He designed not only scenery for the theater stage, but also demonstration placards for the Communist Party. This would be the French graphic designer and set designer Paul Goyard’s downfall: The Nazis arrested him in Paris and transported him to Buchenwald concentration camp in May 1944, where he survived until liberation. During his imprisonment, Paul produced around 300 artistic drawings, which are now among the rare preserved original documents from everyday concentration camp life.

Paul Goyard was born in Digoin, France, on December 28, 1886. In 1919, he worked in a workshop that produced theatrical scenery in Brussels. A short time later, he opened his own workshop for set designers in Paris, providing scenery, for instance, for premieres at the modern Théâtre de l’Œuvre. However, he also designed placards for demonstrations by the Communist Party and became a member of the Resistance after the Nazis occupied Paris. This led to Paul being arrested in 1942 and sent to the Buchenwald concentration camp on May 14, 1944 from the Compiègne internment camp. His detention category in Buchenwald was “Political Frenchman”.


Concentration camp document for Paul Goyard at the Arolsen Archives: His prisoner registration card in Buchenwald


Survival as an artist collective

Paul remained at Buchenwald until liberation in April 1945 and survived with the help of a group of French and Belgian artists and intellectuals. They protected each other and enabled each other to work creatively with all manner of tricks. During the one year that he was imprisoned, Paul thus produced 300 pencil drawings on wastepaper, showing the specific living situation in the camp: the accommodation in barracks and tents, the crematorium, the roll call square, the emaciated people and the dead.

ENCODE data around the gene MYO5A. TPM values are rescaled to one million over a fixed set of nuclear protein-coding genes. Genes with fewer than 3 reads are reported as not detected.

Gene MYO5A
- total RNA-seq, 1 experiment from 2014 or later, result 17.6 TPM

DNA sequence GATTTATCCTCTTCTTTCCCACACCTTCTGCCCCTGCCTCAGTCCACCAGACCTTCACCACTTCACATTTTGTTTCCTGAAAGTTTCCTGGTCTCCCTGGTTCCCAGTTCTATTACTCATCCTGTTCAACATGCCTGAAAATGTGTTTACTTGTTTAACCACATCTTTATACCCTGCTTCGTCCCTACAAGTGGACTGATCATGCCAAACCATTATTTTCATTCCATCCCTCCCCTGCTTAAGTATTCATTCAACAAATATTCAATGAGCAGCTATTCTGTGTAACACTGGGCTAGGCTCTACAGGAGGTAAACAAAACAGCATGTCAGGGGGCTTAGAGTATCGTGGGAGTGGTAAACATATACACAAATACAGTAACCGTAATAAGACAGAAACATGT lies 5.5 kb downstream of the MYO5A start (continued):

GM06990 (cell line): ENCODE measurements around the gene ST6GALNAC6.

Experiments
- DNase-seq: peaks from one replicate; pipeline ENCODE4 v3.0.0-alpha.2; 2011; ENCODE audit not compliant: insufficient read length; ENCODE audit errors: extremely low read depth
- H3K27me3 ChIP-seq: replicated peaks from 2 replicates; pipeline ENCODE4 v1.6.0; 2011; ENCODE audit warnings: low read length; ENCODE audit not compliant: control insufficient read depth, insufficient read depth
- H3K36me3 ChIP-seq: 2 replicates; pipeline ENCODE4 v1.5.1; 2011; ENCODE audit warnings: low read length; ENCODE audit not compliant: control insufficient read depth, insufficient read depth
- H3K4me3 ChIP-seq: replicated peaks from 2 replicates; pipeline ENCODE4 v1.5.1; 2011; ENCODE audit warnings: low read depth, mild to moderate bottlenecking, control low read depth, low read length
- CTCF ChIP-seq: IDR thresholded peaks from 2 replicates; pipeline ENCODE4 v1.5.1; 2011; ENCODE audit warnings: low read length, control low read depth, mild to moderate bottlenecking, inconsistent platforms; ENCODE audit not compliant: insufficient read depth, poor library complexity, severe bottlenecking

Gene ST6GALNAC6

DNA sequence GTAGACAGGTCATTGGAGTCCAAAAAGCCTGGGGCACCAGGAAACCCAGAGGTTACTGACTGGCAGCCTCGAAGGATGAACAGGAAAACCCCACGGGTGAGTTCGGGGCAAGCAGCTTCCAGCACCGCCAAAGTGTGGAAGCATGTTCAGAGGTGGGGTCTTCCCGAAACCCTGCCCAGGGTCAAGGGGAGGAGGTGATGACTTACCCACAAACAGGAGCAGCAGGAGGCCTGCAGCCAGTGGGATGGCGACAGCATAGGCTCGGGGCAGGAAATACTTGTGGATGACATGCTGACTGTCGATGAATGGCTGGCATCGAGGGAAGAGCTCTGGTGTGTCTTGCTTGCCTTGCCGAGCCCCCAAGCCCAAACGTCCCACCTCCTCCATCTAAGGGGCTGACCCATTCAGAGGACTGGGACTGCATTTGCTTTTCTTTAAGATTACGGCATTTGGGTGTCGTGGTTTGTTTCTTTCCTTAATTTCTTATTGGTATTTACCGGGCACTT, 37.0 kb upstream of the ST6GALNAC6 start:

Paul Goyard in Buchenwald (1944), a portrait by his fellow inmate Boris Taslitzky
Drawing by Paul Goyard (after 1945): La corvée bidons (Food crew)

Unique testimony

It was important to Paul Goyard and his artist colleagues in Buchenwald to also document their experiences in the concentration camp in a creative form. Paul had already met some of them, such as painter Boris Taslitzky, in the Resistance. Even after liberation, some of these prisoners continued to collaborate on their works about Buchenwald.

Buchenwald diorama

After the war, Paul discovered that his workshop in Paris had been destroyed. He never worked as a set designer again. However, together with painter and former fellow inmate José Fosty, he created a diorama (a display with model figures and scenes) of Buchenwald concentration camp based on his drawings. This work of art was displayed at touring exhibitions, but has now unfortunately been lost. Paul’s sketches of the camp were forgotten and, after his death on March 1, 1980, passed into the possession of José Fosty, who handed them over to the Buchenwald Memorial in 1998. In 2002, the Buchenwald and Mittelbau-Dora Memorials Foundation published 100 of the drawings with a first-hand account by José Fosty and bibliographic documents.

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